<img height="1" width="1" style="display:none" src="https://www.facebook.com/tr?id=1046526738774525&amp;ev=PageView&amp;noscript=1">

Ventilation for Designing Better Buildings

Avoid Spring Allergies

Posted by Shawna Henderson.

May 16, 2017 12:05:10 PM

Spring is a great release for us humans after a long, hard winter. The bad news is it’s also a great release for allergens. The combination of warmer temperatures and increasing humidity that causes trees and plants to unfurl leaves, flowers and catkins and all their pollen also lead to increase growth in two other major allergens: dust mites and mold.

While pollen affects indoor air quality an outside allergen source, and dust mite populations are typically generated inside the house, mold sources can be both inside and outside.

If you’ve got allergies, you’re all too familiar with the symptoms, but here’s a recap anyway:

  • Sneezing
  • Runny or stuffy nose
  • Red, itchy or teary eyes
  • Wheezing, coughing, tightness in the chest and shortness of breath
  • Itching

spring allergies clean home.png

Spring’s Big Allergen Trio

Those lovely warm, windy days are usually when pollen counts are highest. Mowing the lawn or raking up leaves stirs up huge amounts of pollen. Pollen counts are lowest just after rain, when the dust is all stuck to wet surfaces.

Mold growth can happen throughout the year, but ‘blooms’ of spores occur when temperatures don’t go below 70°F and relative humidity stays around 70%. These are ideal conditions for huge increases mold growth. When mold blooms outside, clouds of spores are in greatest concentrations within 3 feet of the ground. While the wind will disperse some, most of the spores will drop to the ground, where they will get picked up by foot traffic.

When mold blooms inside, you’re more likely to encounter a growing patch of black or sooty material on a surface than a cloud of spores. Cleaning these up with a bleach solution (1 part bleach to 3 parts, clean but don’t rinse) will slow or even stop the current bloom but won’t stop the source of humidity.

Dust mites, tiny creatures you can’t see with the naked eye, love warm, humid places. Your house doesn’t need to be visibly dirty, they live in pillows, mattresses, upholstered furniture, and carpeting. The process of cleaning can stir up dust particles, making the particles, and the mites, easier to inhale. Dust mite population explosions happen temperatures around 70°F with relative humidity at 75-80% percent. The mites die when the humidity is below 50 percent.

Avoid Triggers, Reduce Reactions

Avoiding allergic reactions is partly a matter of knowing what allergens trigger reactions for you, and when or where you’re likely to be exposed to those allergens, and how you can avoid them. There are other ways to reduce or eliminate your exposure, but avoiding allergens is a good start.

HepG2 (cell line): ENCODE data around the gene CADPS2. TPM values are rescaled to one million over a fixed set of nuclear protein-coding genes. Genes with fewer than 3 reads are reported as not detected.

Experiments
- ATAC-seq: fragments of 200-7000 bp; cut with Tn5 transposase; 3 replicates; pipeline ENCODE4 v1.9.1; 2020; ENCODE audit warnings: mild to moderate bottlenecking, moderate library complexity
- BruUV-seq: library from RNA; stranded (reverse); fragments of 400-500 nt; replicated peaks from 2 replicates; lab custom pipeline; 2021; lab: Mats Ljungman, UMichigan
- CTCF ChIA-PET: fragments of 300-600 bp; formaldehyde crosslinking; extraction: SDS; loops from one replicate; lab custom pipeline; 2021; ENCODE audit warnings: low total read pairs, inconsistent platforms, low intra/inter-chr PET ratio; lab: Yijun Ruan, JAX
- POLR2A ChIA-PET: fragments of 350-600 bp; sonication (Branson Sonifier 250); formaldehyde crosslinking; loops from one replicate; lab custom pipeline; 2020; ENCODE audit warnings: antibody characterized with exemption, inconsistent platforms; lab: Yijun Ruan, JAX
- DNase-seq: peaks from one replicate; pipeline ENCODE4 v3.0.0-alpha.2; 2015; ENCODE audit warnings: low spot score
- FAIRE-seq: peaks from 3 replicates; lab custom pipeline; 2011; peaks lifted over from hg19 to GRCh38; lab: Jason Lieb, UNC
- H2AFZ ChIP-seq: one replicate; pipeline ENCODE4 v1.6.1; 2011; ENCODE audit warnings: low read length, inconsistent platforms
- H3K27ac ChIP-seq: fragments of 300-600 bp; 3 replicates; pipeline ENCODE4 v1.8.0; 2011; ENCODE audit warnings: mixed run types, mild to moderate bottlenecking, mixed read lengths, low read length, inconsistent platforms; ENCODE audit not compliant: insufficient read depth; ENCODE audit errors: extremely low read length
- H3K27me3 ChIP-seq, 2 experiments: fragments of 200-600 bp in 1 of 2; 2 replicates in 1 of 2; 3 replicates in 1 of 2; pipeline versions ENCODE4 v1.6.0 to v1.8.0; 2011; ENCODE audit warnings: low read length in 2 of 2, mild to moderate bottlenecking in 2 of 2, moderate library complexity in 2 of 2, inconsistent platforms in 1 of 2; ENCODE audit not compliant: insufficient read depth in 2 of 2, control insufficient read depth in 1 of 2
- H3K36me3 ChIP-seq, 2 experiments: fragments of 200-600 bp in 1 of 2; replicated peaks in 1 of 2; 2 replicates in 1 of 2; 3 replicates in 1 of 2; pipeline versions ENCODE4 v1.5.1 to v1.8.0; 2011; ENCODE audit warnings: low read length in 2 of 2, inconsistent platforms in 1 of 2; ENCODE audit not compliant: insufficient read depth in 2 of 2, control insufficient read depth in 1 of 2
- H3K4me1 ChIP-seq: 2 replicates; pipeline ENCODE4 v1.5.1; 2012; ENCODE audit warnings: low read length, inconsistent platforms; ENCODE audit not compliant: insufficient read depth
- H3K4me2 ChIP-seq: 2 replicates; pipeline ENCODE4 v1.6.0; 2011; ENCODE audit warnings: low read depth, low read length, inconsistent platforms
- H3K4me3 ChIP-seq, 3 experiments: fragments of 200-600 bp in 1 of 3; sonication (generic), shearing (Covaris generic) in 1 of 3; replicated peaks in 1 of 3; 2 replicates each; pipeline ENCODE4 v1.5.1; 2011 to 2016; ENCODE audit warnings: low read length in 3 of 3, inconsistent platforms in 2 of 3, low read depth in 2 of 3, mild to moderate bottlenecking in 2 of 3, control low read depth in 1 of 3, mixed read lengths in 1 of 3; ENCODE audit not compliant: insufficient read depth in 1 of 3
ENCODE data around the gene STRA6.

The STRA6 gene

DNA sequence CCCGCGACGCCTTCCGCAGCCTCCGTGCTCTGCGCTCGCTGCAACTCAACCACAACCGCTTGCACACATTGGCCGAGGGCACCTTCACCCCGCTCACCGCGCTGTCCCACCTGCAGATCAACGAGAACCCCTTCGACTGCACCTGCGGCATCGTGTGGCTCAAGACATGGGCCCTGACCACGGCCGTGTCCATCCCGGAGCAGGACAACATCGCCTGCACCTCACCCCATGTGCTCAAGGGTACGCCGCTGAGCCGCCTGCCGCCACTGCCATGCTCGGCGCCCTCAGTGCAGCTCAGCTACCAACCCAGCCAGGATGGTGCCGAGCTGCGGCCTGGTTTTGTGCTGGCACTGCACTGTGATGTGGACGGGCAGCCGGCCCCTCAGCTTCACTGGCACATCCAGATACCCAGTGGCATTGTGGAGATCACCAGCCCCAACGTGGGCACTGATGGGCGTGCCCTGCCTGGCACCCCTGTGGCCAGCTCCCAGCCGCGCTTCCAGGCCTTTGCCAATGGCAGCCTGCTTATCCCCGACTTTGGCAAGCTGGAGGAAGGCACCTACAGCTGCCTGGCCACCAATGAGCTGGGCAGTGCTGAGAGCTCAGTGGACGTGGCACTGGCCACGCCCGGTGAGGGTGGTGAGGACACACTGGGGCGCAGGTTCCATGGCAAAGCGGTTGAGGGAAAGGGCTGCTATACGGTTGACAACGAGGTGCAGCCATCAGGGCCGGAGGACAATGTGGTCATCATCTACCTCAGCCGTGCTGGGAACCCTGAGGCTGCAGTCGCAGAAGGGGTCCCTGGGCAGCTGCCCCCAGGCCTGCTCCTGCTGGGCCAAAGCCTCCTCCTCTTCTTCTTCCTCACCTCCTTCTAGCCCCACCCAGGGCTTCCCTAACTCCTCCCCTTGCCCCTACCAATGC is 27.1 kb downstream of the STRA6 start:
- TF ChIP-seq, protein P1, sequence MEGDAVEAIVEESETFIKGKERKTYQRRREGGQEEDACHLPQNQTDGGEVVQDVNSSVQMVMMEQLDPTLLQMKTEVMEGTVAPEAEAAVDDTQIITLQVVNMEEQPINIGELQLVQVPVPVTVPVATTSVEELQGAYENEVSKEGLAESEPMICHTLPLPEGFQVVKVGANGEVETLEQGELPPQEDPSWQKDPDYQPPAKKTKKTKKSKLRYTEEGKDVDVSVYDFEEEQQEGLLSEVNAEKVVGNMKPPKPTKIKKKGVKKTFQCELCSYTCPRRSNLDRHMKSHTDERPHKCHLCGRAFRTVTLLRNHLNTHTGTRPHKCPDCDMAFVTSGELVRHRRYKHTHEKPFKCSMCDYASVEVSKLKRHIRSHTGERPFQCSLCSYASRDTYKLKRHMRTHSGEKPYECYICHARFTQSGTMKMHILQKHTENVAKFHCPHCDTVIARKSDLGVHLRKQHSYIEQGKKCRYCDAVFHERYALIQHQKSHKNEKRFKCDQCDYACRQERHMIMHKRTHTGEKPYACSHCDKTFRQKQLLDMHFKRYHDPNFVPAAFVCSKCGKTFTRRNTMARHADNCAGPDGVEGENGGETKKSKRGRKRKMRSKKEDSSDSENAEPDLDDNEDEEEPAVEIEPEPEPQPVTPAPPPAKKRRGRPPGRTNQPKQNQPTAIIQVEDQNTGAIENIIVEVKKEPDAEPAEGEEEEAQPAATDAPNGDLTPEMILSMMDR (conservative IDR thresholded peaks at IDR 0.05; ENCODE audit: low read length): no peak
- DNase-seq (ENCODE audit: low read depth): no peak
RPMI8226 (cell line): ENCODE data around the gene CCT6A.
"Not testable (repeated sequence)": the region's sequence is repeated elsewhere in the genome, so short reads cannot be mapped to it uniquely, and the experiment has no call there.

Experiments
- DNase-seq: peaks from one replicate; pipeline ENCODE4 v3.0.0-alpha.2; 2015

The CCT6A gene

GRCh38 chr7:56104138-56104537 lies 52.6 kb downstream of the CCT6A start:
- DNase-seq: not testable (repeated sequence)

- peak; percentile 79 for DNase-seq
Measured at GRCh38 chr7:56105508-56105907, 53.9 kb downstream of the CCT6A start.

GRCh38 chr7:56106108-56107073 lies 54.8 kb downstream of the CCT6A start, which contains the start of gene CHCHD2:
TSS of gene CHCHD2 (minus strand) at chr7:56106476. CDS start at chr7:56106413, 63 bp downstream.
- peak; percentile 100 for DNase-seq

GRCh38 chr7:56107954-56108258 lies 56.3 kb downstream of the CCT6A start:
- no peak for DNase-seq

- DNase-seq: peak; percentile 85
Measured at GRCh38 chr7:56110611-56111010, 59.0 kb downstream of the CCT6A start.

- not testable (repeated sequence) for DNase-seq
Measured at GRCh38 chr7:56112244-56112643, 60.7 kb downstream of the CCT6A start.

Some ways to make your house less inviting to allergens, listed from easiest to hardest/cheapest to most expensive or disruptive):

  • Shoes off at the door to minimize the amount of pollen and mold brought into the house
  • Don’t make your bed (fold the blankets, comforter and duvet down so that the heat and moisture you generate in bed has a way to disburse)
  • Use “mite-proof” cases on mattresses and pillows and wash bedding frequently in hot water
  • Keep your windows closed on warm, windy days
  • Wash your hair in the evening to avoid bringing pollen into your bed
  • Use high-efficiency media filters in your HRV, furnace and air conditioning unit
  • Minimize household humidity
  • Remove wall-to-wall carpets, particularly in the bedroom, replace with laminate, engineered flooring or hardwood
  • Keep pets out of the bedroom, and preferably out of the house (this is a tough one, so it’s a last resort!)

Order Up Fresh Air, Hold the Allergens

To reduce moisture levels inside your home and reduce the dust mite population and mold growth, you can turn to air conditioners, dehumidifiers, and HRV systems. An HRV can help maintain a healthy relative humidity level throughout your house, preventing spring allergen problems. However, existing mold problems caused by water leakage will not be stopped by ventilation -- the problem needs to be addressed at the source.

Zehnder HRVs offer fresh, filtered air delivery throughout your home. Filters are rated by a Minimum Effiicency Reporting Value (MERV) Rating. The higher the MERV rating, the fewer dust particles and other contaminants can pass through it. On Zehnder HRVs, a standard filter (MERV 7 to 8) removes pet dander, pollen, dust mites and droppings, auto emission particles, and lead dust. The optional finer filter (MERV 13) removes even smaller particles. The filters are easy to remove from the unit to either vacuum or replace.

Do you want to avoid spring allergies? Contact Zehnder America to learn more about our ventilation solutions.

Topics: Allergies